Don’t Ever Give Out Your Bank Account Information

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I just read and blogged about how the FTC has shut down the operation of EdebitPay, a shady little operation that offers up prepaid and stored value debit cards. Lots of folks use prepaid and stored value debit cards because anyone can get them and they sometimes let you build up credit, but to get these you had to give up your bank account information, and probably all sorts of other information, as part of the application process. What happened was then EdebitPay charged people a $159.99 processing fee that they never disclosed and that’s what made the FTC come in. Of course, if they disclosed this, then the FTC would be okay with it.

Do not give you bank account information to someone you don’t know or trust. Don’t give your personal information, such as your social security number, to someone you don’t know or trust. Don’t enter it in online, don’t give it to someone who calls and claims to be your bank, don’t give it to your neighbor. Don’t give it to the random guy giving out t-shirts in return for a credit card application.

EdebitPay could’ve been an operation out of [enter non-US country here] that was just collecting information and using it to steal your identity. Then the FTC wouldn’t be able ot shut them down and you’d be screwed out of more than $160. Seriously people… don’t make it that easy for a thief to steal your money.

{ 4 comments, please add your thoughts now! }

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4 Responses to “Don’t Ever Give Out Your Bank Account Information”

  1. This is best least observed advice every 11 out of 10 identity victims didn’t follow.

  2. Posco says:

    Easier Said Than Done.

    “Do not give you bank account information to someone you don’t know or trust.” How do you know whether to trust someone? Apparently lots of people trusted EdebitPay. It’s easier to trust than to do research.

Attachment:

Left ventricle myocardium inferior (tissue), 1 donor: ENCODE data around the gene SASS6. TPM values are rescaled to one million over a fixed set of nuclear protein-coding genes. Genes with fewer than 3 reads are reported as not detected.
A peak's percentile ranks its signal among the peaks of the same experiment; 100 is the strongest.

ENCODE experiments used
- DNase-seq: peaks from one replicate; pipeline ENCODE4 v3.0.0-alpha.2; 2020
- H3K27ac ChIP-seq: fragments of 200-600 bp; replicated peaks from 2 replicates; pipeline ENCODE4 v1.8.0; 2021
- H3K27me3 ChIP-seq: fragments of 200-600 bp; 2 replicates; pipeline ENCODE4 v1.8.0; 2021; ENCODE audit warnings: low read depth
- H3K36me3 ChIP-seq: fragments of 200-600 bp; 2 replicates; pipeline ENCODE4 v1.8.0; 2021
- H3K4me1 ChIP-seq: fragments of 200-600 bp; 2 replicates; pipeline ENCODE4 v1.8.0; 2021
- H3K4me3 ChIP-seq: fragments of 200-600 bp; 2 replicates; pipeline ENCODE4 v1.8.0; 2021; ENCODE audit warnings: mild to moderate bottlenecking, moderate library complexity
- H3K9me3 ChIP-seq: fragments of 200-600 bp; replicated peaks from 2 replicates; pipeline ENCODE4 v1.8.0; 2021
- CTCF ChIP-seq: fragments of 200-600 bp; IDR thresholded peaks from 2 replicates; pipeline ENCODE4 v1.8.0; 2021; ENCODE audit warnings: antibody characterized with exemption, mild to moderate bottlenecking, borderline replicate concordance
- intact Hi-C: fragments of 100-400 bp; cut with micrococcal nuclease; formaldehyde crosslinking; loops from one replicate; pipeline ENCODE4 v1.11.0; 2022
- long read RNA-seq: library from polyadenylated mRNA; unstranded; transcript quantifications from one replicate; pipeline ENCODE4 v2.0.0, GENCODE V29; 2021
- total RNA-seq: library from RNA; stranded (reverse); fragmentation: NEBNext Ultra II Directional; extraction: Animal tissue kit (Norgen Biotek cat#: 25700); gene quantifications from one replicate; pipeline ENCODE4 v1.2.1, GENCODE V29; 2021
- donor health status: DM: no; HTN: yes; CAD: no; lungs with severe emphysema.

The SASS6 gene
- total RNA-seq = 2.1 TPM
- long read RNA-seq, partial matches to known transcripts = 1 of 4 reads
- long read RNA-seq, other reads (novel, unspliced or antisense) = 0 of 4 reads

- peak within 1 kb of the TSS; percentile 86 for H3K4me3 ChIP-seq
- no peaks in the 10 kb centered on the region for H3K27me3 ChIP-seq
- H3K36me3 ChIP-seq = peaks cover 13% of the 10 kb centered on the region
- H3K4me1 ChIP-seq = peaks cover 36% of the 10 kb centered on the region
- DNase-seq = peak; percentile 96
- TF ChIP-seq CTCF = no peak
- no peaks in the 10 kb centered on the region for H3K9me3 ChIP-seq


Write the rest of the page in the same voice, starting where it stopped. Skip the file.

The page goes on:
“Don’t enter it in online” I’ve entered my banking information online many times: to PayPal, to Verizon, to my electric company, to my student loan servicer. The convenience outweighs the risk. Did I check that SSL was being used, that the URL was correct, etc.? Barely. Did I check with the BBB? No. Did I search for forums where others reported their experiences with these companies? No.

    “don’t give it to someone who calls and claims to be your bank” Easier said than done. Social engineering will always be with us, and people will be tricked. Even I was almost tricked into clicking a link in an email that claimed to be from an old high school friend. Yes, we grow up and get wise. But you never know when someone will be sleepy or overwhelmed or just finished an argument with spouse when they pick up the phone and really believe that it’s their bank rep calling.

    I appreciate the warning, but remember: it’s not as easy in real life. The systems we have for identification and verification and trust don’t work. Consumers need more education than just a list of don’ts.

  3. David says:

    So scary…both my grandmother and my mom has had people call them/email them for this info and each time they clicked the links in the emails. Unfortunately, too many people fall for this and companies should be more proactive in letting their customers know they will *never* ask for this info.

  4. Ernest says:

    I was thinking about going thru to try and get financing to pay for advertisment for my on line book “The Epitome of a Player.” This is a self help book that my young readers love, but on line advertisiment cost and it’s also expensive giving out complimentary copies. Why should Prosper need my bank account information before coming to an agreement for a business loan? That should come last so the borrower can check on the source making the loan. What’s your opinion (

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